When I first started reading sewing blogs I saw post after post about how people were scared of sewing knit / stretch fabrics, and I really couldn't understand why.  I'd been sewing with knits for years and never knew you were supposed to be scared of them!

My first experiences of sewing with stretch fabrics came when my sister and I used to do artistic roller skating (think Torvill and Dean on wheels) in our teens.  We entered competitions all over the country and of course had to have fancy outfits to compete in.  I made most of them, on a standard, quite basic home sewing machine with a zigzag stitch.  I'd never even heard of an overlocker. Despite this and the fact that they were incredibly close fitting outfits that were subjected to a lot of movement and stress I never had a single popped seam or stitch.

I also sewed hundreds, and sometimes thousands of sequins on them. 


(I apologise for the poor quality of the photos, they're scans of very old pictures.  I had some even better ones with fancier costumes but the quality was just too poor).

The first three are me (don't laugh too hard!) and the last couple are my sister and her skating partner. 

On Why I Haven't Been Blogging...

I'm unsure about this post.  It feels self indulgent, but I also feel like I need to write it down.  I might take it down in a few days.

If you've come here expecting to see a new post about something new I've made, then I'm really sorry to disappoint you.  Today's blog post is more about what I haven't been sewing... and why.

I have made a couple of things recently, some Named Clothing Jamie jeans that I was quite pleased with, a Simplicity 1366 top (am I the last person in the world to make this pattern?) and a dress I hacked from a top pattern (I can't remember what it's called and can't be bothered to go and look), but nothing that really floats my boat. 

To be honest, none of my clothes - me made or ready to wear - float my boat right now and that is purely because I don't float my own boat right now.  I don't want to make (or buy) clothes that fit me now, because I don't like how my body looks and feels at the moment. 

I've got lots of plans for things I want to make;

New Look 6459 Cropped Trousers

Closet Case Patterns Kalle shirt - cropped version

Tessuti Fabrics Bella dress

It's no secret that I suffer with anxiety and depression and one of the ways I try to deal (almost always unsuccessfully) with this is to comfort eat.   I have never once eaten something to make myself feel better and then actually felt better... I don't know why I continue to feel it will work!

I also snack in the car when I'm bored, and I spend a lot of time in the car! I do a lot of driving for work and sometimes spend up to 7 hours a day behind the wheel (I was going to say driving, but often I'm sat in a queue of traffic, going nowhere).  Foods which should only be eaten occasionally as a treat become an everyday indulgence and healthy eating in the form of preparing fresh food with lots of fruit and veg goes out of the window.  I eat crap and I'm sure that ends up making me feel more crap than I did already.  Consequently, since the beginning of the year I've put on about a stone in weight.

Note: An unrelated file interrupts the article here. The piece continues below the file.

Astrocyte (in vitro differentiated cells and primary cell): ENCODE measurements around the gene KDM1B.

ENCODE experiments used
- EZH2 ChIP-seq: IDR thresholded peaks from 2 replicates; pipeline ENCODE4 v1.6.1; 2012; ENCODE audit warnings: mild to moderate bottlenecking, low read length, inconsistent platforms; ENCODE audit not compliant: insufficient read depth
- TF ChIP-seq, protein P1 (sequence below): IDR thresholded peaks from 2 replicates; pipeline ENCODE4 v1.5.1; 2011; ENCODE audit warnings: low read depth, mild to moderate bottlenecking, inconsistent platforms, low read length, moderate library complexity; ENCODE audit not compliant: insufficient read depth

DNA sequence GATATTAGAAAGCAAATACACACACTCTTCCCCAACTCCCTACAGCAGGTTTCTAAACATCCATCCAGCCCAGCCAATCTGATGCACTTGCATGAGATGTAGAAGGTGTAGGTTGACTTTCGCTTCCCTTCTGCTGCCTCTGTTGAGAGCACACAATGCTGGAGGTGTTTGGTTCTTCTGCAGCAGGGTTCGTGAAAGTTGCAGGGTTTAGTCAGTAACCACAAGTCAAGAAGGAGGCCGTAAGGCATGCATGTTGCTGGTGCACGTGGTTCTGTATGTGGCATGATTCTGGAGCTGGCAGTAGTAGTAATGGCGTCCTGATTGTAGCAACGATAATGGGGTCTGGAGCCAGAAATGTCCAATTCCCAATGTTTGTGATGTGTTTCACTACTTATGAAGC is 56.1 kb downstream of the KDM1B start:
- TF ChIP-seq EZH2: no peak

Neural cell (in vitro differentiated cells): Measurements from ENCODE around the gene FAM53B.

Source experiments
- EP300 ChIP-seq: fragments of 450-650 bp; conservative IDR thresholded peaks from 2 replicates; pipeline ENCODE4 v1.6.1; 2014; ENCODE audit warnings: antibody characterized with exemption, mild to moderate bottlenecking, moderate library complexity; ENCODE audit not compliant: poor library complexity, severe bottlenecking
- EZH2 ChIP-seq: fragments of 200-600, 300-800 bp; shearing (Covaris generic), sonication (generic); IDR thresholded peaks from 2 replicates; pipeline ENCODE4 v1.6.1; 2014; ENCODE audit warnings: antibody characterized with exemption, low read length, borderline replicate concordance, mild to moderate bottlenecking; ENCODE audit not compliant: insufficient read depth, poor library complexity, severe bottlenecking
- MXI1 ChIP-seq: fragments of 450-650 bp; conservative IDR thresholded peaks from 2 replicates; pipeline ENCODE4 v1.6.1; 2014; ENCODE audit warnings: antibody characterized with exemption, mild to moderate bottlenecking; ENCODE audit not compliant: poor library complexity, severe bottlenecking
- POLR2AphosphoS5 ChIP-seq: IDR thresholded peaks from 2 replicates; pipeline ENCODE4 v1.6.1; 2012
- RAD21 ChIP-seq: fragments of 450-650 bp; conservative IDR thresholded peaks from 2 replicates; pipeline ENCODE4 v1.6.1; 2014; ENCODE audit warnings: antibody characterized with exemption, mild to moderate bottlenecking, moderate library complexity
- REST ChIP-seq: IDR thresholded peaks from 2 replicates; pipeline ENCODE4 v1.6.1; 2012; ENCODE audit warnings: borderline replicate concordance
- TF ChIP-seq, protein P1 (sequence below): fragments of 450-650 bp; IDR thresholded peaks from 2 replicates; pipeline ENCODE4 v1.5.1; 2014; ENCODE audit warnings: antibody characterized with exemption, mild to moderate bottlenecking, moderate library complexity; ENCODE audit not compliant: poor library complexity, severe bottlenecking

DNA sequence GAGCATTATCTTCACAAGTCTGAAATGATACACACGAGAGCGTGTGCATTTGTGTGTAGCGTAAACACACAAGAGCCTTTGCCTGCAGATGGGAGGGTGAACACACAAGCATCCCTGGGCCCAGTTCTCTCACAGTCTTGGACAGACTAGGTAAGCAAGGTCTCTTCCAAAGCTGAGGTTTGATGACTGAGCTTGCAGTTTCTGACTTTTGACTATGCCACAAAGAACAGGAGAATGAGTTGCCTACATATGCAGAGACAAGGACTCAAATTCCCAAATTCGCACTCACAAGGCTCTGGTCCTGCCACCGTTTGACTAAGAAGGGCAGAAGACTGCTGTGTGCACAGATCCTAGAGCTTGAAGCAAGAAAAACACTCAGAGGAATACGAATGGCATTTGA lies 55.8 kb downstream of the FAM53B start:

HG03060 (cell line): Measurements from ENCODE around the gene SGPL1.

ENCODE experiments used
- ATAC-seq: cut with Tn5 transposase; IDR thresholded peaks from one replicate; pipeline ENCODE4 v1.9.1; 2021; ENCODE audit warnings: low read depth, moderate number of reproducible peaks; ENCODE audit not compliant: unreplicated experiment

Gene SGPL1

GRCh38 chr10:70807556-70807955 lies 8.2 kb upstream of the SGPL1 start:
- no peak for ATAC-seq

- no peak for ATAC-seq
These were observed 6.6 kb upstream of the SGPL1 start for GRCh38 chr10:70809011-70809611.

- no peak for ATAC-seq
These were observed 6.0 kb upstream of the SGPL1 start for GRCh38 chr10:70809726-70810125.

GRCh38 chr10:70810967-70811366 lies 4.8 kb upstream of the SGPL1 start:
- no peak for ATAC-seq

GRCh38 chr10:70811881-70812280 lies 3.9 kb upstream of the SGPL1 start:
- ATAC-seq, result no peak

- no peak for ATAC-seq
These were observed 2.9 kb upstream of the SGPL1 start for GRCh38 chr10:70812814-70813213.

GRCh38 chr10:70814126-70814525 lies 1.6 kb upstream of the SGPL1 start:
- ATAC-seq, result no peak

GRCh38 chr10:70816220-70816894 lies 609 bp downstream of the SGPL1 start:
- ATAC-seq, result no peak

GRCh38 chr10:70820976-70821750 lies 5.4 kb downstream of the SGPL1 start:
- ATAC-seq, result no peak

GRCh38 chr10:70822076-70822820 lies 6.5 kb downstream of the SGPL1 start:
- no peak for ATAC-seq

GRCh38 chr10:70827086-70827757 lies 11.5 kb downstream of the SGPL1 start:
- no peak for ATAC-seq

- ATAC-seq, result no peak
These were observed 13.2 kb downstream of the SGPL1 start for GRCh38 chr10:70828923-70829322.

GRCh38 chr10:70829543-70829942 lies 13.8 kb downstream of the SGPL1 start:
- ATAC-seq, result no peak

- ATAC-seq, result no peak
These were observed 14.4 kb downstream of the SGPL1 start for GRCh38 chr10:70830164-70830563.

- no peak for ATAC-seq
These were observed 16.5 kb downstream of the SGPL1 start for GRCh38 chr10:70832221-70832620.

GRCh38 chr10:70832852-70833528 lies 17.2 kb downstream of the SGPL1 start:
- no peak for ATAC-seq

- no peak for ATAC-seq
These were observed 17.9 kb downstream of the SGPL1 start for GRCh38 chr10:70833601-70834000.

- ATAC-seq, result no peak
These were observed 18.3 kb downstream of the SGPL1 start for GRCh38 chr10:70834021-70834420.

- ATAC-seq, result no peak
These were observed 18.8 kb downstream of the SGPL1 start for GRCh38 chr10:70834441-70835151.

My clothes still fit but most don't feel good and I don't want to make/buy things that do feel more comfortable because I don't want to accept that this is me now.  I'm not massively overweight, if I lost the stone I've put on I'd be okay, and if I lost a stone and a half, then that would be wonderful.  I know I'm never going to get back the figure I had in my early twenties however much I'd love to.  At that stage of my life I was into artistic roller skating and trained 5 times a week... I could eat pretty much what I liked then. 

And I'm not of the mindset that if I was thin my life would be perfect.  I know that's not true, and I know that way lies madness of a different kind.   What I do know is that I don't particularly like myself at the moment and I think that eating more healthily and taking care of myself a bit better would benefit me physically and mentally.   

The stupid thing is I know exactly what I need to do, I've got books on healthy eating coming out of my ears, too many probably.  And I actually love cooking, I love planning weekly menus and trying new recipes .  I just need to click my brain into the right place to actually do something about it.

So starting this week I'm going to try.  I've got food in the fridge that needs using up rather than throwing away, but from Wednesday I'm going the healthy route again.  I'm not going to go mad (I could never give up chocolate completely) but I'm going to do my best to loose this unwanted extra bit of me. 

If you've read this far, thank you.  If you're now thinking I'm a complete crackpot then I don't blame you, I think that about myself on pretty much a daily basis.  And I haven't written this in the hope of people complimenting me and telling me I don't need to lose weight.  I don't particularly care what other people think, I know I need to do it for myself.  It's not the answer to all my issues, but it's one less thing to beat myself up about.

As I said, I might take this post down in a few days, but I just needed to get it off my chest.  Hopefully I'll be back with some actual sewing and less whinging before too long.  I have the perfect fabric for that Kalle shirt in my stash, and for the Bella dress come to think of it!  I guess the Bella dress might be a good place to start, it's shape means it should fit whatever happens.